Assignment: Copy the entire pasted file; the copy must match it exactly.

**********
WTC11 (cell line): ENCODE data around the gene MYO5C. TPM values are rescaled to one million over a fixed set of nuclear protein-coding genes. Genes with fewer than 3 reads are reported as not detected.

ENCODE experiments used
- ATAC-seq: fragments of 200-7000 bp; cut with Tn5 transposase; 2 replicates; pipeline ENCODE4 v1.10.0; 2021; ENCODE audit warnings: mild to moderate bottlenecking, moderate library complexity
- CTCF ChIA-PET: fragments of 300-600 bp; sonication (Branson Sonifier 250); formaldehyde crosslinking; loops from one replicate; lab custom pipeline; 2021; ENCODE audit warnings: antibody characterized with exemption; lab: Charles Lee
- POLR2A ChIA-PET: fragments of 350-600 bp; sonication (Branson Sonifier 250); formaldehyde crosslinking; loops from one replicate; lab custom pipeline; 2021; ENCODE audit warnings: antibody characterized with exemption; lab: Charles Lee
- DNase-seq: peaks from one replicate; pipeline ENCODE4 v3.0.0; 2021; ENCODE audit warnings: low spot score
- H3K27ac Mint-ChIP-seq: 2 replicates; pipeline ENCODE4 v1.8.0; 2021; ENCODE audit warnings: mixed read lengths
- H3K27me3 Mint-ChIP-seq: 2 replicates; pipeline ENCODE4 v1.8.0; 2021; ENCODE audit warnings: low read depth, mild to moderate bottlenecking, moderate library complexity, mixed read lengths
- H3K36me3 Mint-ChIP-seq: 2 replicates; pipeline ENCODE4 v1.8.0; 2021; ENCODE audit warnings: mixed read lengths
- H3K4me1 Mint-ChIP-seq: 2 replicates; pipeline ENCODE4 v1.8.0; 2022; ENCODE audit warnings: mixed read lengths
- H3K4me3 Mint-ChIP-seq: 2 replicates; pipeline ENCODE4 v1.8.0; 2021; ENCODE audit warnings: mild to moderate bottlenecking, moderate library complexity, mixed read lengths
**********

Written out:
WTC11 (cell line): ENCODE data around the gene MYO5C. TPM values are rescaled to one million over a fixed set of nuclear protein-coding genes. Genes with fewer than 3 reads are reported as not detected.

ENCODE experiments used
- ATAC-seq: fragments of 200-7000 bp; cut with Tn5 transposase; 2 replicates; pipeline ENCODE4 v1.10.0; 2021; ENCODE audit warnings: mild to moderate bottlenecking, moderate library complexity
- CTCF ChIA-PET: fragments of 300-600 bp; sonication (Branson Sonifier 250); formaldehyde crosslinking; loops from one replicate; lab custom pipeline; 2021; ENCODE audit warnings: antibody characterized with exemption; lab: Charles Lee
- POLR2A ChIA-PET: fragments of 350-600 bp; sonication (Branson Sonifier 250); formaldehyde crosslinking; loops from one replicate; lab custom pipeline; 2021; ENCODE audit warnings: antibody characterized with exemption; lab: Charles Lee
- DNase-seq: peaks from one replicate; pipeline ENCODE4 v3.0.0; 2021; ENCODE audit warnings: low spot score
- H3K27ac Mint-ChIP-seq: 2 replicates; pipeline ENCODE4 v1.8.0; 2021; ENCODE audit warnings: mixed read lengths
- H3K27me3 Mint-ChIP-seq: 2 replicates; pipeline ENCODE4 v1.8.0; 2021; ENCODE audit warnings: low read depth, mild to moderate bottlenecking, moderate library complexity, mixed read lengths
- H3K36me3 Mint-ChIP-seq: 2 replicates; pipeline ENCODE4 v1.8.0; 2021; ENCODE audit warnings: mixed read lengths
- H3K4me1 Mint-ChIP-seq: 2 replicates; pipeline ENCODE4 v1.8.0; 2022; ENCODE audit warnings: mixed read lengths
- H3K4me3 Mint-ChIP-seq: 2 replicates; pipeline ENCODE4 v1.8.0; 2021; ENCODE audit warnings: mild to moderate bottlenecking, moderate library complexity, mixed read lengths